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Y Combinator Asks Startup Founders To “Plan For The Worst”, Sends 10 Point Survival Strategy

Y Combinator Asks Startup Founders To “Plan For The Worst”, Sends 10 Point Survival Strategy

“The safe move is to plan for the worst,” Y Combinator said, telling the startups that Default Alive should be the goal

Y Combinator told founders that it is their responsibility to keep startups alive if they can’t raise funds in the next 24 months

The US-based startup accelerator asked young startups to question what a normal funding environment is

US-based early stage startup accelerator Y Combinator has issued a list of advisories to backed founders on how to ensure that their startups survive the global downturn in public markets.

The startup accelerator noted that it had met with a lot of startup founders over the course of last week to discuss the course of action to prepare for the market slowdown.

“The safe move is to plan for the worst,” Y Combinator said.

“If the current situation is as bad as the last two economic downturns, the best way to prepare is to cut costs and extend your runway within the next 30 days. Your goal should be to get to Default Alive,” it added.

Y Combinator's note to founders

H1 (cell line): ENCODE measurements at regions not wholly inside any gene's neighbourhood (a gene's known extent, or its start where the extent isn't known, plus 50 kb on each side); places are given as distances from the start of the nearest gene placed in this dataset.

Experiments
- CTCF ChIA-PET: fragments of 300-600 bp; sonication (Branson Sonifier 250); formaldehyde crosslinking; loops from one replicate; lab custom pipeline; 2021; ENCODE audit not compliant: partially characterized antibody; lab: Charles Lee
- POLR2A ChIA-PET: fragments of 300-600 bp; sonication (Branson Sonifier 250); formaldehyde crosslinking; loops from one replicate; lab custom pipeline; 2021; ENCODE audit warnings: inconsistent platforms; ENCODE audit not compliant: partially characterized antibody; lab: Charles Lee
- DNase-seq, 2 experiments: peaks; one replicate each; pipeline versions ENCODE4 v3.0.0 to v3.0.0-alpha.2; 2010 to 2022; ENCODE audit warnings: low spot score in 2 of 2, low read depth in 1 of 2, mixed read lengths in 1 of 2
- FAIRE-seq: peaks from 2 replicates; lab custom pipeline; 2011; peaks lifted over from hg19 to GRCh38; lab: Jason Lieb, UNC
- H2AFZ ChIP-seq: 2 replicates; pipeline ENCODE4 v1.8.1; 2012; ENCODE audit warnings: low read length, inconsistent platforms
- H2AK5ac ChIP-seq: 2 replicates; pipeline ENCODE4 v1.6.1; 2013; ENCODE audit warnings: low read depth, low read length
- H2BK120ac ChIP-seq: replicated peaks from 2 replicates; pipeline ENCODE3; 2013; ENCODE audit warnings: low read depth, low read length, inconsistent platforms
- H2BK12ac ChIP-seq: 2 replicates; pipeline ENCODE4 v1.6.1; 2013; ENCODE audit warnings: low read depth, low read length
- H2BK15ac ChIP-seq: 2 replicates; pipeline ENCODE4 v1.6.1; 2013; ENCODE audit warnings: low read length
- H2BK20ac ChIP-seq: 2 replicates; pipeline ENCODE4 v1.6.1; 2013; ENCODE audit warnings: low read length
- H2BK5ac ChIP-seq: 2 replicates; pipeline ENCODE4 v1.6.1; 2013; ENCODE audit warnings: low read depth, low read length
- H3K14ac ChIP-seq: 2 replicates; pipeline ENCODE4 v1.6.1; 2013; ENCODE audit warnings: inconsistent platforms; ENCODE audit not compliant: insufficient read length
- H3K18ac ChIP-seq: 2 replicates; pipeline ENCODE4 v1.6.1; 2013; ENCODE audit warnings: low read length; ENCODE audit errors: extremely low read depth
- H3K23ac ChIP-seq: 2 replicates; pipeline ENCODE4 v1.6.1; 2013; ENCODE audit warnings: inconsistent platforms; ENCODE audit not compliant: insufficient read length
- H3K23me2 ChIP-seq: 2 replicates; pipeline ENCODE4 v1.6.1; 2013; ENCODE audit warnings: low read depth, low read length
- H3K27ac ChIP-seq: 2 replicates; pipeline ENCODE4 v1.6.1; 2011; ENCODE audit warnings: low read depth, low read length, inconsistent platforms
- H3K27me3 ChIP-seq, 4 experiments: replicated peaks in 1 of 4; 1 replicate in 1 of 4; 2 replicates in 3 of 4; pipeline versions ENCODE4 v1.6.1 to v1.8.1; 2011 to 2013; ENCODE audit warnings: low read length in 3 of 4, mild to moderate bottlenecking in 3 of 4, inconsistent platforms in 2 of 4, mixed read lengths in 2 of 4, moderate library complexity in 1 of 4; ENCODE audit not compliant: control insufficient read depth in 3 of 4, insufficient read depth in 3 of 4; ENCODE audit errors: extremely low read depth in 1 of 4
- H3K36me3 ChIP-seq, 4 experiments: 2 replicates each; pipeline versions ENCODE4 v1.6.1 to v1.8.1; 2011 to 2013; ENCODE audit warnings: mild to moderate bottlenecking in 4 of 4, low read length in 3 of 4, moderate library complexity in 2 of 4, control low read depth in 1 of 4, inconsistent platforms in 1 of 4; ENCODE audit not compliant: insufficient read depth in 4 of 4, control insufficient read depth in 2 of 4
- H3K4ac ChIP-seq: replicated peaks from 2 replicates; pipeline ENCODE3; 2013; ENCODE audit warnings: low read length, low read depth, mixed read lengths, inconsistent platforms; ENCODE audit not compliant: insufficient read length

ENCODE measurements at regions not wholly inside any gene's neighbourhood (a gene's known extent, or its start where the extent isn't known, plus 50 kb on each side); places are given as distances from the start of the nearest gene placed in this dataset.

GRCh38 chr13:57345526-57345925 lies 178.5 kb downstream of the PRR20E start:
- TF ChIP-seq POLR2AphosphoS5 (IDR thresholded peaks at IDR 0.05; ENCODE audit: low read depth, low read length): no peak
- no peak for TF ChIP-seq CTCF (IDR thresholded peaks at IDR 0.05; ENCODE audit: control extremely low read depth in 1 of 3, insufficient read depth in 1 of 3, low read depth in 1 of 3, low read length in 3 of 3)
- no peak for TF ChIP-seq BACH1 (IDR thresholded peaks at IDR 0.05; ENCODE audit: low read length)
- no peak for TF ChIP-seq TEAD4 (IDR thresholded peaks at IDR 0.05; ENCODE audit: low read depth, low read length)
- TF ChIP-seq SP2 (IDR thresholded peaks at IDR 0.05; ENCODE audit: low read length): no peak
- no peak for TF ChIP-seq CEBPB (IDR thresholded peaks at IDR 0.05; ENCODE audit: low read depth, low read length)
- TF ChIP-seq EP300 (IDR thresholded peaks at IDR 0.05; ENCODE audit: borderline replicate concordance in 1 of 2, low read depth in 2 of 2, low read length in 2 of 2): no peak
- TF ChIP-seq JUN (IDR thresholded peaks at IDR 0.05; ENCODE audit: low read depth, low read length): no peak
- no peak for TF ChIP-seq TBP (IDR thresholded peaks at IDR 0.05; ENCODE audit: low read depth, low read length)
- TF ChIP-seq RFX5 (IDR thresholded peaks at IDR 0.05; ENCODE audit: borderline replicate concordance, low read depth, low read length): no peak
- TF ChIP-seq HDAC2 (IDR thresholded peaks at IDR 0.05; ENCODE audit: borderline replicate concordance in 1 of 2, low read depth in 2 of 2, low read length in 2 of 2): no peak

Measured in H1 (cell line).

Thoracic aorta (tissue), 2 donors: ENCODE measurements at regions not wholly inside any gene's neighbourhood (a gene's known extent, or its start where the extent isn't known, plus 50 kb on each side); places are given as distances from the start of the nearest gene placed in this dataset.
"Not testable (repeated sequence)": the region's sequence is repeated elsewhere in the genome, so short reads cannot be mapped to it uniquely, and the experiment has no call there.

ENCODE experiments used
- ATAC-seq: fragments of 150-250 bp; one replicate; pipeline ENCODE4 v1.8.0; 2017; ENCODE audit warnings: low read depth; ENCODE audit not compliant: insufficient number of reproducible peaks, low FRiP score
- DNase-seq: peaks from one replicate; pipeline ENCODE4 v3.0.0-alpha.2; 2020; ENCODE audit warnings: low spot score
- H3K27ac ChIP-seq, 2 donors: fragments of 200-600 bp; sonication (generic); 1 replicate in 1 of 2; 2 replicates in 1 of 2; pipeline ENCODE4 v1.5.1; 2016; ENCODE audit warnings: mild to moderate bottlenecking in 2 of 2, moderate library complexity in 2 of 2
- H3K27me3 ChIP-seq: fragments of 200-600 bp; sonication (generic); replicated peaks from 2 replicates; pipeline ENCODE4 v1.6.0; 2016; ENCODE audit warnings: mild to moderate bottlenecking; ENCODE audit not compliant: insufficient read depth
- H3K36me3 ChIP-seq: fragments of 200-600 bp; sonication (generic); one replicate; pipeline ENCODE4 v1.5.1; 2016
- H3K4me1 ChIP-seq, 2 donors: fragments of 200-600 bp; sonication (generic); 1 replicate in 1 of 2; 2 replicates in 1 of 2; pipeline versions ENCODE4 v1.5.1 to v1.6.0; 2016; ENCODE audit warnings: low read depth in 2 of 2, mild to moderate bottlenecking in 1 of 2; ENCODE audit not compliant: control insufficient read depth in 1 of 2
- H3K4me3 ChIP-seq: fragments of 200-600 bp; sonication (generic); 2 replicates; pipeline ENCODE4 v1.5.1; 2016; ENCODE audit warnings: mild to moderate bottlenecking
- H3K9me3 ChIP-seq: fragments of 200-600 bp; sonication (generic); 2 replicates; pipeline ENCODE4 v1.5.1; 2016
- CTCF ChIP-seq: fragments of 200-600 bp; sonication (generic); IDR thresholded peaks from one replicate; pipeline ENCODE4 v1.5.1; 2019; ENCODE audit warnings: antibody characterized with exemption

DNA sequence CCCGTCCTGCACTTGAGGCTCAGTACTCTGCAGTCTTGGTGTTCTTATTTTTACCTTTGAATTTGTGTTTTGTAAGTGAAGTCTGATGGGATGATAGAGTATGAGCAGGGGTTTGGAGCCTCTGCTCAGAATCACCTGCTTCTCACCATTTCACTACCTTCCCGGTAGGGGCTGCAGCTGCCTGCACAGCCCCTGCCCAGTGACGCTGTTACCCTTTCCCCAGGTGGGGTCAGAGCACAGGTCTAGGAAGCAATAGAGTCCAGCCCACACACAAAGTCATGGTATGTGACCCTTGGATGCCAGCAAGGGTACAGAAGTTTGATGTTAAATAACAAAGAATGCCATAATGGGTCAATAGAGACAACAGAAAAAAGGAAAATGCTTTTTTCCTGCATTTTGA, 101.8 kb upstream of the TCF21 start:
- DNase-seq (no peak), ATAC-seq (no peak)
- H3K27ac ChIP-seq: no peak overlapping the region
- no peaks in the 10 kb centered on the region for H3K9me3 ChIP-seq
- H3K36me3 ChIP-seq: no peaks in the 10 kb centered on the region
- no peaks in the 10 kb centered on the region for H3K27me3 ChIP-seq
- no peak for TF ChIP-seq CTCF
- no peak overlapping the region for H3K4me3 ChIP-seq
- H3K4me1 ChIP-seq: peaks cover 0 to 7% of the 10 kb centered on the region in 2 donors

Default Alive is a term first coined by Paul Graham, legendary entrepreneur, investor, writer, and founder of Y Combinator. The term denotes understanding the health of a particular startup.

If a startup is ‘Default Alive’ – it means, the business can achieve profitability with its current resources before running out of money. Conversely, if a startup is not in this condition then it is better termed as, per Graham ‘Default Dead’.

Coming back to the list of advisories from Y Combinator, it further added that it is the responsibility of startup founders to make sure that the company remains alive even if it can’t raise funds in the next 24 months.

Talking further on funding, the startup accelerator noted that reduced meetings with investors do not mean a reduced funding amount. However, the funding amount will reduce in adverse market conditions such as the current ones.

As such, Y Combinator added a point for the startups that are less than five years old, asking them to question what a normal funding environment is.

Incidentally, Indian startups raised $42 Bn in funding last year, a number that was equal to the last 20 quarters combined. This year, so far, the startups have raised $14.3 Bn in funding till April.

April was the slowest month in 2022, with just $2.6 Bn raised and no unicorns minted.

Y Combinator also added that staying alive is the best thing a startup can do right now, as many of the competitors will not plan well. That in turn will give the surviving startups more share of the market and their recovery would be better.

In the end, Y Combinator seems to play the devil’s advocate and sound alarm bells, even though many in the venture capital ecosystem don’t want to do that. But, the writing is already on the walls.

In FY2022, Japanese investment giant SoftBank, which backs tens of unicorns in India, posted a loss of $13 Bn as many of its massive bets did not pay off. Last fiscal, it had notched up record profits, showing that a large-scale market correction is going on right now.

SoftBank CEO Son Masayoshi said that the Japanese conglomerate might reduce its investments by 50% or 25% in the next quarter.